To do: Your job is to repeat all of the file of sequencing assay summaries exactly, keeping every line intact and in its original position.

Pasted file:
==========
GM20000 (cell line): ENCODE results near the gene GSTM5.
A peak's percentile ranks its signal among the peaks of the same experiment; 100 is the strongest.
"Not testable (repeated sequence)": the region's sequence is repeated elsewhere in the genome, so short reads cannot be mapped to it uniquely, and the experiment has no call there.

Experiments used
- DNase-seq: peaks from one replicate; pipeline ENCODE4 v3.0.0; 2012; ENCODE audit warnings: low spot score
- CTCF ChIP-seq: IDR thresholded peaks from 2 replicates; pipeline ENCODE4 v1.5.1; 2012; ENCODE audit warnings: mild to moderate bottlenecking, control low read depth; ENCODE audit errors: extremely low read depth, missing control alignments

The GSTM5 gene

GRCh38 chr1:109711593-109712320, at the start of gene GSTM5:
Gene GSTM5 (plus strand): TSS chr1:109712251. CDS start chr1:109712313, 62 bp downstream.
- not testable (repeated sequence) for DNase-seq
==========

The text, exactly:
GM20000 (cell line): ENCODE results near the gene GSTM5.
A peak's percentile ranks its signal among the peaks of the same experiment; 100 is the strongest.
"Not testable (repeated sequence)": the region's sequence is repeated elsewhere in the genome, so short reads cannot be mapped to it uniquely, and the experiment has no call there.

Experiments used
- DNase-seq: peaks from one replicate; pipeline ENCODE4 v3.0.0; 2012; ENCODE audit warnings: low spot score
- CTCF ChIP-seq: IDR thresholded peaks from 2 replicates; pipeline ENCODE4 v1.5.1; 2012; ENCODE audit warnings: mild to moderate bottlenecking, control low read depth; ENCODE audit errors: extremely low read depth, missing control alignments

The GSTM5 gene

GRCh38 chr1:109711593-109712320, at the start of gene GSTM5:
Gene GSTM5 (plus strand): TSS chr1:109712251. CDS start chr1:109712313, 62 bp downstream.
- not testable (repeated sequence) for DNase-seq